Turkey’s neighbouring countries on its southern and south-eastern borders have been an important outlet for Turkey’s exports. Though trade with Syria has minimalised because of the civil war conflict there over the last 7 years, Iran and Iraq have remained important markets for Turkish goods. Iraq was Turkey’s 4th largest export market with USD 9,055 million in 2017 and Iran was its 11th largest export market with USD 3,260 million. Imports from these two countries are also significant. Imports from Iran in 2017 were USD 7,472 million (Turkey’s 7th largest import country) and were USD 1,528 million from Iraq. With the ending of the insurgency in Iraq last year, the Iraq market offers great potential for growth as life gets back to normal there. Turkey is an important outlet for Iran’s petrol, and despite the tightening sanctions being imposed on Iran by the USA, Iran will remain an important trading partner of Iran. Iran and Iraq have populations of over 82 million and over 39 million respectively, and their proximity to Turkey will undoubtedly bring about a surge in trade in future years so long as geo-political tensions remain at a minimum.
Turkey’s relationship and therefore trade with Arab countries have suffered because of stances which Turkey has taken with regards important events taking place in that region. Turkey’s support for the Muslim Brotherhood in Egypt and for Qatar against sanctions by the other Arab countries have resulted in Arab countries as a whole being suspicious of its motives and preferring to remain at arm’s length from Turkey. The Qatar issue has especially been detrimental with regards trade to the United Arab Emirates. Exports of USD 9,184 million to UAE in 2017 have fallen compared to USD 1,965 million in the first eight months of 2018. Likewise, imports of USD 5,547 million from the UAE in 2017 have fallen compared to USD 2,778 million in the first eight months of 2018. It would now appear that President Erdoğan is looking to mend his fences with Arab nations as has been witnessed by his recent close contacts with the Emir of Kuwait who is acting as a mediator in the dispute between Qatar and its neighbouring Arab countries. Qatar had thanked Turkey for its support by pledging on August 15th, 2018, USD 15 billion in investments in Turkey to help the latter fight off the pressure on its currency following sanctions by the USA, and then by agreeing to USD 3 billion swap deal to help Turkey shore up its financial system. This is a very meaningful move by Turkey, and shows that it is prepared to look at alternative sources from the US dominated global financial markets.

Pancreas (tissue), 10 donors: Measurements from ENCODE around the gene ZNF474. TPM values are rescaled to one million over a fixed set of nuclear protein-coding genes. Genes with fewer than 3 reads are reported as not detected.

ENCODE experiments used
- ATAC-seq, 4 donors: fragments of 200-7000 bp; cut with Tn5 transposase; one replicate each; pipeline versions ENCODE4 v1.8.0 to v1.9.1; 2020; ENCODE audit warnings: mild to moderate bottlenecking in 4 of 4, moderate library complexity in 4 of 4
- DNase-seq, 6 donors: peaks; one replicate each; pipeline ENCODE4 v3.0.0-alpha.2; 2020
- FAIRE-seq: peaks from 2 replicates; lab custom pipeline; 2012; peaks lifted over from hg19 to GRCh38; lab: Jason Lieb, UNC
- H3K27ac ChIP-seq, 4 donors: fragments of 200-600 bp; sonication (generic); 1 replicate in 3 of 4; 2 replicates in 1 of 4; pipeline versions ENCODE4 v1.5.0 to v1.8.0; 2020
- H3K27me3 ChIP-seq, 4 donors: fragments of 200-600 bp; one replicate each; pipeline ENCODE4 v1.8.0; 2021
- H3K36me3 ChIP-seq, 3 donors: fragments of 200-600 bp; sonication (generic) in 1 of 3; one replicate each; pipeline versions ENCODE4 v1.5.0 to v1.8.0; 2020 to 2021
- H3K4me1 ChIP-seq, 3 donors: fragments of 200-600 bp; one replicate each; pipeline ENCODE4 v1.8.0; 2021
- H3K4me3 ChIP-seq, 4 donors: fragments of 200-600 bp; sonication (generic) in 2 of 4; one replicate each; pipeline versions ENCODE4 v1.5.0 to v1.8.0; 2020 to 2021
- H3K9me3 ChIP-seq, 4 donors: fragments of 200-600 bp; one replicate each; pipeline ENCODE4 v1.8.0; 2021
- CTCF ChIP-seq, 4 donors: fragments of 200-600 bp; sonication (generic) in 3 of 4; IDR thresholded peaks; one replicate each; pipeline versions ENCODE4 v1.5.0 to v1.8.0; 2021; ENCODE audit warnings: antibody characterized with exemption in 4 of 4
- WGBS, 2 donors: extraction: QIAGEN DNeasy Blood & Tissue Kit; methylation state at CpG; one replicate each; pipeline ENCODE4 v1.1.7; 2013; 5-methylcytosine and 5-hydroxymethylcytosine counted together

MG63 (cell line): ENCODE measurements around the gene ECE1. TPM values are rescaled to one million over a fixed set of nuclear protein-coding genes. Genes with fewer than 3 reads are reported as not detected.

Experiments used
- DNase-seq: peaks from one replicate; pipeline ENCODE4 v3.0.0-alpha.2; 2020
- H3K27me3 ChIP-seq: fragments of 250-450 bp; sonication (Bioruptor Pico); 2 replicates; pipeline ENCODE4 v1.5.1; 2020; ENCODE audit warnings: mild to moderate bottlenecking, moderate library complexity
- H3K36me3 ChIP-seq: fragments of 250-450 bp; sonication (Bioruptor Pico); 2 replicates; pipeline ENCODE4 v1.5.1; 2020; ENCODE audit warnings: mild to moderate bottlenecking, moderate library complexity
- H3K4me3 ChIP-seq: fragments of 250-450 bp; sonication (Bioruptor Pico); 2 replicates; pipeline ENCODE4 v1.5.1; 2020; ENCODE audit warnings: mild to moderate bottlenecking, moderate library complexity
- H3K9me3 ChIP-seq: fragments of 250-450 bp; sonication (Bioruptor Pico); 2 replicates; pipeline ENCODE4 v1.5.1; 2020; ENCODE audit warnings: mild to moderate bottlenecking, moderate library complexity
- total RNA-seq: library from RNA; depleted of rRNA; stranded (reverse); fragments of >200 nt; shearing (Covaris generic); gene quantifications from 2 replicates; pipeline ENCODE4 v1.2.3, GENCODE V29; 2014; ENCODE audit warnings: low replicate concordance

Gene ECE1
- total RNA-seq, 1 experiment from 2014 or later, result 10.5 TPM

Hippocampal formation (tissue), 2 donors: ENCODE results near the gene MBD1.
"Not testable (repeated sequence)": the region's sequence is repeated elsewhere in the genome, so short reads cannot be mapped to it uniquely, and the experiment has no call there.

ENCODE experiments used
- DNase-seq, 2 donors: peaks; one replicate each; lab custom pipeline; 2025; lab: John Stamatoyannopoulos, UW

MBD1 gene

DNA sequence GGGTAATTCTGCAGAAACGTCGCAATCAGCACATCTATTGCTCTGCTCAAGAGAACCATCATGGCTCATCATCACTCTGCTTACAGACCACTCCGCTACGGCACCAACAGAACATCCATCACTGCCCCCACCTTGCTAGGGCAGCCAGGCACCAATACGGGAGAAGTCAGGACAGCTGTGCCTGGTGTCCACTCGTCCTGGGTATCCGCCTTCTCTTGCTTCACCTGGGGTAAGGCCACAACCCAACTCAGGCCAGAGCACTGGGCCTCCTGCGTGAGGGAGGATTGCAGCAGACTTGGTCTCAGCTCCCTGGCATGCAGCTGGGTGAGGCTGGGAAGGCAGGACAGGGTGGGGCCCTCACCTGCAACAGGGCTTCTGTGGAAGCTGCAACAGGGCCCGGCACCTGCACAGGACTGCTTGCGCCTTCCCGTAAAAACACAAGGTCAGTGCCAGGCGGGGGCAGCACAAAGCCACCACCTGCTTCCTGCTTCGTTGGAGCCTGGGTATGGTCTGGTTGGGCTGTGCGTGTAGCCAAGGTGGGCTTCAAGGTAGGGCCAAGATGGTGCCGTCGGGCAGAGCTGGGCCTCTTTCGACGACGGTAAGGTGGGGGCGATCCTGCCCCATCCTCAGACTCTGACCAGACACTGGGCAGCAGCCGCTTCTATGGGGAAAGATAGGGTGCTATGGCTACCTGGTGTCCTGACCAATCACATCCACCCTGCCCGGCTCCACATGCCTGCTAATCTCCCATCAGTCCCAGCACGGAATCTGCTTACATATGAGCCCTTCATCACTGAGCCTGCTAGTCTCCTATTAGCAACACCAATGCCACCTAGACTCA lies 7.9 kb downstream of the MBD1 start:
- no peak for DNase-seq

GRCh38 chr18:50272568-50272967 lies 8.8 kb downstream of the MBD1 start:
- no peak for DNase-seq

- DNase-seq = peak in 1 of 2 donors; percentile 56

Though trade with the Arab world is not exactly booming at present, there is one area where relations between Turkey and the Arabs are veritably thriving. In the Economist weekly magazine’s issue of October 3rd, 2018, there was an article titled “An Arab haven in Turkey. Why dissidents are gathering in Istanbul”, which noted that as many as 1.2 million Arabs, including many of the over 3 million Syrian refugees, are in Turkey. It adds that “A former presidential candidate from Egypt is there, along with Kuwaiti MPs stripped of their citizenship and a crop of former ministers from Yemen. Dozens of Arab websites, satellite-TV stations and think-tanks relay grievances back home. Istanbul’s Arab Media Association now counts 850 journalists as members.” Turkey has always been popular with Arab tourists, and even more so now. Turkey is after all a Muslim country, close to the Middle East, and welcomes Arabs who wish to reside in the country. Over 60% of all foreigners buying property in Turkey are from the middle and near East. Property sales to foreigners in Turkey in September 2018 were 5,615 units, which is 149.7% higher then the figure for the same month of the previous year and the highest monthly property sales figure to foreigners in Turkey recorded to date. Highest sales were to Iraq nationals with 1,351 units, followed by Iranian nationals with 538 units, Kuwait nationals with 360 units, and Saudi nationals with 312 units. On September 19th, 2018, the Turkish government eased citizenship requirements for foreigners, who can now obtain Turkish citizenship if they own real estate in Turkey worth a minimum of USD 250,000, instead of the previous USD 1 million. Many Arabs especially are taking advantage of this new proposal.
Turkey is also looking to improve trade relations with Far Eastern countries such as India, Pakistan, Thailand, and Indonesia, in addition to Japan and South Korea with which it already enjoys close economic cooperation. President Erdoğan has a vision, an unguarded secret, of moving Turkey to a more Eastern orbit in which he can be freed of the pressures, expectations, and pre-conditions of the West. Erdoğan wants to rule and get the job done as he knows best, and does not want anyone continually looking over his shoulder. However, there are still very strong ties to Europe, especially from an economic perspective, and Erdoğan will have to put his dream on hold for the movement as he drives the fine line between the West and East in order to overcome the many challenges which face the country.